The number of employers experiencing skills shortages has increased in the past year, a study has found, prompting businesses to begin investing more in their existing workforce.
A survey of 950 business leaders, as part of the Open University’s (OU) annual Business Barometer, found 63 per cent of firms were experiencing skills shortages, up a percentage point on last year.
Similarly, 68 per cent of employers reported they were unable to find suitable candidates to fill roles and more than half (55 per cent) said they had “struggled” in the last 12 months because of skills shortages.
As a result, 62 per cent of senior business leaders felt their business was not as agile as it needed to be, due to a lack of skills.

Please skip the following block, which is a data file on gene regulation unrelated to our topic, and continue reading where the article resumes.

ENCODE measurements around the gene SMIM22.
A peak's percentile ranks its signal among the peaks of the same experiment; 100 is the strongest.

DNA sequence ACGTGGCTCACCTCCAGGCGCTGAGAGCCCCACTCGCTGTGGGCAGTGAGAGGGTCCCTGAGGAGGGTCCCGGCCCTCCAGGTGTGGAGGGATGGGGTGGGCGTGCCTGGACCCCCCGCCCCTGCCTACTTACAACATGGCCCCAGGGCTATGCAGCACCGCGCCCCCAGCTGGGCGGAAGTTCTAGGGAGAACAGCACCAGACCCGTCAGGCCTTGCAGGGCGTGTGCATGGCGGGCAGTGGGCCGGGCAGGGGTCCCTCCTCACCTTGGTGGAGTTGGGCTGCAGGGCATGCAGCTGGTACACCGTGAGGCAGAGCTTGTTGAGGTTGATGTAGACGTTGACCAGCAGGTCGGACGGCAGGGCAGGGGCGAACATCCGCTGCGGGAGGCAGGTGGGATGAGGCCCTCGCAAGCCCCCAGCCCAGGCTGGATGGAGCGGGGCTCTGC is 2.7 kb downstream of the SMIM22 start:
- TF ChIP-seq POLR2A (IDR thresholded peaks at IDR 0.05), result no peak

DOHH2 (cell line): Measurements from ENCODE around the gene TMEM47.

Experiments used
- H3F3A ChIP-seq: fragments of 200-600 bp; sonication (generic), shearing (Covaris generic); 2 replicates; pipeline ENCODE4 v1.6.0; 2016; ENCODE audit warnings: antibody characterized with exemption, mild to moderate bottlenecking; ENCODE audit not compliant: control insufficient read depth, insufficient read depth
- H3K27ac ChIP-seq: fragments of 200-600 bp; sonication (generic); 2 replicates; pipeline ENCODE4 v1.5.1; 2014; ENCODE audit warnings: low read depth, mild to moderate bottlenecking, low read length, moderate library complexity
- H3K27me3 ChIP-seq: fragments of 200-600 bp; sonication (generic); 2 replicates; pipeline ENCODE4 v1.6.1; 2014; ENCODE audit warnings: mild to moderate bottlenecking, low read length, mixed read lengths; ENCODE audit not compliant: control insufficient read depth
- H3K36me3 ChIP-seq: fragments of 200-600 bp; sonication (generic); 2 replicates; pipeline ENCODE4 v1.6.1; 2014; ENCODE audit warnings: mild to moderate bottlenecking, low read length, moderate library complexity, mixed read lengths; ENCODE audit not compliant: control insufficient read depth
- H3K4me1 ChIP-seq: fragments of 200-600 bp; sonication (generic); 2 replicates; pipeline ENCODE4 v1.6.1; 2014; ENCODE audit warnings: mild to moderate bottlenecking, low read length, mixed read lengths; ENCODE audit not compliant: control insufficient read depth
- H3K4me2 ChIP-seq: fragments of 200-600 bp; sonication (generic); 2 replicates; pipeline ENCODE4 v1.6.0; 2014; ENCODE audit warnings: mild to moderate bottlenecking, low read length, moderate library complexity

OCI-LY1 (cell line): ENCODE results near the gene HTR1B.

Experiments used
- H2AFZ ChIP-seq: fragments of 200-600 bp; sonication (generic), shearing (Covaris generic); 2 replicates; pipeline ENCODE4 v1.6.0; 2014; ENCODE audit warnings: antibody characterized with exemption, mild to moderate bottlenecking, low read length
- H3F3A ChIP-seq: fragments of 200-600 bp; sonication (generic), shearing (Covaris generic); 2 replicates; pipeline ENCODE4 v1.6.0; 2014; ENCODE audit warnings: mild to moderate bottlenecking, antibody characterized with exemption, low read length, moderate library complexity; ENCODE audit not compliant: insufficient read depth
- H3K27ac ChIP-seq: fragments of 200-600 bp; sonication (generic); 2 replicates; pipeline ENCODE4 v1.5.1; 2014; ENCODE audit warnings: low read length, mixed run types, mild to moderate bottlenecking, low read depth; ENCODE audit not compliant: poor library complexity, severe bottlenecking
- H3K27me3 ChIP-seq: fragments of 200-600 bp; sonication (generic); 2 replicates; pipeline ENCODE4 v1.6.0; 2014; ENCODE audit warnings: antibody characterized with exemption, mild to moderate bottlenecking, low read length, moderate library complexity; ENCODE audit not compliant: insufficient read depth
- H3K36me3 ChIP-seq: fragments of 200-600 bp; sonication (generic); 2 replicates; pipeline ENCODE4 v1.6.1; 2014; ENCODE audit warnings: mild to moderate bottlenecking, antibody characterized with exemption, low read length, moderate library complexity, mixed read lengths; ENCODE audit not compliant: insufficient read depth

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The report also found organisations were spending less on bringing talent in from outside and instead were investing in their existing workforce. Businesses paid out 30 per cent less this year on recruitment – £4.4 billion in 2019 compared to £6.3 billion in 2018.
More than half (53 per cent) were taking a “grow your own” approach to talent, increasing their investment in learning and development initiatives, and 71 per cent said they believed training existing workers was a more sustainable approach to addressing skills shortages.
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